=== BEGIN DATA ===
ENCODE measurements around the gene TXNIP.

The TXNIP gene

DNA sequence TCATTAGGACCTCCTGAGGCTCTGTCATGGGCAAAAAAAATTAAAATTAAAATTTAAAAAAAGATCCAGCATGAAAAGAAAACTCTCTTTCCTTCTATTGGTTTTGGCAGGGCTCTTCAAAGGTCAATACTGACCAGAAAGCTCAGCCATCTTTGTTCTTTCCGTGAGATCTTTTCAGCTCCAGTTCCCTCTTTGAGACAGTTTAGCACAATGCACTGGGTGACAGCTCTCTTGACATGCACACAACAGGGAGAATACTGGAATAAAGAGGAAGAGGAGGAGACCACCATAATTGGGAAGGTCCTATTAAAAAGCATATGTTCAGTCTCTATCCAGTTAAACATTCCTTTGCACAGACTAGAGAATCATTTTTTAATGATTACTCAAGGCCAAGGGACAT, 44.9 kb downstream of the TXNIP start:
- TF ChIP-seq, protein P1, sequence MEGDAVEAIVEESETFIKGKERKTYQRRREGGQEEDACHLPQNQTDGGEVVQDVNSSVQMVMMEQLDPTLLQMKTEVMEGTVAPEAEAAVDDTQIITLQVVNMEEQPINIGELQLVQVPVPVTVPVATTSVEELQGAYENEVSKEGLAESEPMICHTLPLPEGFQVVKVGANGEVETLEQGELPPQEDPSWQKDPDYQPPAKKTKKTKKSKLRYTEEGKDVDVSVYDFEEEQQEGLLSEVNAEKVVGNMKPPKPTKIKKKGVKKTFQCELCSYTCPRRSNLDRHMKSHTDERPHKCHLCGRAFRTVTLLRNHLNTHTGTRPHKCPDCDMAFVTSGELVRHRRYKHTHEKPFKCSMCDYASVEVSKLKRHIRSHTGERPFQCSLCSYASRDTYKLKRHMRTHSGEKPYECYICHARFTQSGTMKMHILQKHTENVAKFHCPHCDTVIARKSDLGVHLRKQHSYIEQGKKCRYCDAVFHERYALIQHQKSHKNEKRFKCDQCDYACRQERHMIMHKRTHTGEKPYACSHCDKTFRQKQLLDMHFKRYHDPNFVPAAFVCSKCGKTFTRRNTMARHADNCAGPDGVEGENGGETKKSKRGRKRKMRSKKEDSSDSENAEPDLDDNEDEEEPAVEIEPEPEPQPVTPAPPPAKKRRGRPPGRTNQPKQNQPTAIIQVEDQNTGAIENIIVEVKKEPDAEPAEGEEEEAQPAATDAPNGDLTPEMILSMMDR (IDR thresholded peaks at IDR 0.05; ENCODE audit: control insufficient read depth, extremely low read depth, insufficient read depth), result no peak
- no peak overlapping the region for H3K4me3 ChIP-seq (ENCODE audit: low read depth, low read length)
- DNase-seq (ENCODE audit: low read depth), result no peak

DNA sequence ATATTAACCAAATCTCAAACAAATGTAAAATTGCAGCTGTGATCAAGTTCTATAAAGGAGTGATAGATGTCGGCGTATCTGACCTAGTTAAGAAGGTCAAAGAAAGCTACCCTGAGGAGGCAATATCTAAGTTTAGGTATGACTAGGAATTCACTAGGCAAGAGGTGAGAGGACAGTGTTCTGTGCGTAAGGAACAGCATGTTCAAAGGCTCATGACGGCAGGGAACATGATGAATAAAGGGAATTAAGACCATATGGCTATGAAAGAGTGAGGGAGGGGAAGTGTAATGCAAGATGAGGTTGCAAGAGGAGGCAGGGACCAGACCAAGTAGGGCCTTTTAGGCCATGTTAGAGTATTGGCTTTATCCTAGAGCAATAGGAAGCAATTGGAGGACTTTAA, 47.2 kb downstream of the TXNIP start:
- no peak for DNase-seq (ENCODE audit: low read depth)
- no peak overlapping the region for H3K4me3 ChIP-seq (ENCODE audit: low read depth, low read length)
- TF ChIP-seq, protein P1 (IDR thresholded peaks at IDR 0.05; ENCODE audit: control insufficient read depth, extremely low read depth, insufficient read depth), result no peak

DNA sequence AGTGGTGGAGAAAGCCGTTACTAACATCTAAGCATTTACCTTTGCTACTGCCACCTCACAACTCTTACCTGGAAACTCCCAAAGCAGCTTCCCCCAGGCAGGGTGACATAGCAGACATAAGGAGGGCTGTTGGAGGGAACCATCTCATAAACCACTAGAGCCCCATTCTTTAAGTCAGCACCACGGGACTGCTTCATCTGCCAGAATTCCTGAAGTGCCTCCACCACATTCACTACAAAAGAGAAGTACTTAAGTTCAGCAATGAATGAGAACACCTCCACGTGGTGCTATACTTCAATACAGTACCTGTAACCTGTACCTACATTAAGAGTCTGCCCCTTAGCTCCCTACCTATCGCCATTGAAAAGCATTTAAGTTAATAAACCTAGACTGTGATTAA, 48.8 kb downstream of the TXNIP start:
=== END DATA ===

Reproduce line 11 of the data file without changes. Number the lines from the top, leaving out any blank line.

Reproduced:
DNA sequence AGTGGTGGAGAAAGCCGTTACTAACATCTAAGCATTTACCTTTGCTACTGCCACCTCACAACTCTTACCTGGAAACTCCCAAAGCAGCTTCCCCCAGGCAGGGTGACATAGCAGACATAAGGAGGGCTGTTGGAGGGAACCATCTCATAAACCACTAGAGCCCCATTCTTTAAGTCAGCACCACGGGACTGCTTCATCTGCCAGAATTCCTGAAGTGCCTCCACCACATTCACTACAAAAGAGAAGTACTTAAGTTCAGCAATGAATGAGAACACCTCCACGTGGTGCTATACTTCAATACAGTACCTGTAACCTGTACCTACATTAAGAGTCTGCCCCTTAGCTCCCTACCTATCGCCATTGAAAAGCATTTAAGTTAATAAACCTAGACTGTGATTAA, 48.8 kb downstream of the TXNIP start: